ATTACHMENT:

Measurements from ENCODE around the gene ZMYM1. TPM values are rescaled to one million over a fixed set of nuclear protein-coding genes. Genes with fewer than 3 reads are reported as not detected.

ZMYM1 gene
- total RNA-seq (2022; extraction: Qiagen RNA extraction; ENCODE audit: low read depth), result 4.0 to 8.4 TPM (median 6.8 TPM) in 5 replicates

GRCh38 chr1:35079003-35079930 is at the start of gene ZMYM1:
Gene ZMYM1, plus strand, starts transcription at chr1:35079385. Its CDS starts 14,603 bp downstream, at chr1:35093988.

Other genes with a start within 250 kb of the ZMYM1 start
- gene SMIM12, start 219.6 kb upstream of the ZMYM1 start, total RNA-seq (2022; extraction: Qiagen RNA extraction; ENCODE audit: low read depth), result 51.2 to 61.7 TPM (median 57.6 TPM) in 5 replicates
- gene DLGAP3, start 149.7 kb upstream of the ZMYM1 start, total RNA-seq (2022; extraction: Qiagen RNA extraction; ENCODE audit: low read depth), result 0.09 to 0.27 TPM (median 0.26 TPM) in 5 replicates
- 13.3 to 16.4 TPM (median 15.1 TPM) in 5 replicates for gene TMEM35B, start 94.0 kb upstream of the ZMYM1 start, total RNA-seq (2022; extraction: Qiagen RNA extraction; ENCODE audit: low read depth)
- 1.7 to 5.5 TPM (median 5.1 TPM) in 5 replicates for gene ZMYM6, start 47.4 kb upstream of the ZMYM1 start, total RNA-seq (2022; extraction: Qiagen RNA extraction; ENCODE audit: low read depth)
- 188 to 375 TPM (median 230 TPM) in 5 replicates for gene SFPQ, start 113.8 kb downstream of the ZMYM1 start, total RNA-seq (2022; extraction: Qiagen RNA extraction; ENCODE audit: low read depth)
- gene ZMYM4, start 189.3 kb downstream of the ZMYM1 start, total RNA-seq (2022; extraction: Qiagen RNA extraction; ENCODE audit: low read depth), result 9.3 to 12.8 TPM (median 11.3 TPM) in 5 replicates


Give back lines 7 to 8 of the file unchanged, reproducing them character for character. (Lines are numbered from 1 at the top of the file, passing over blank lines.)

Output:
- gene SMIM12, start 219.6 kb upstream of the ZMYM1 start, total RNA-seq (2022; extraction: Qiagen RNA extraction; ENCODE audit: low read depth), result 51.2 to 61.7 TPM (median 57.6 TPM) in 5 replicates
- gene DLGAP3, start 149.7 kb upstream of the ZMYM1 start, total RNA-seq (2022; extraction: Qiagen RNA extraction; ENCODE audit: low read depth), result 0.09 to 0.27 TPM (median 0.26 TPM) in 5 replicates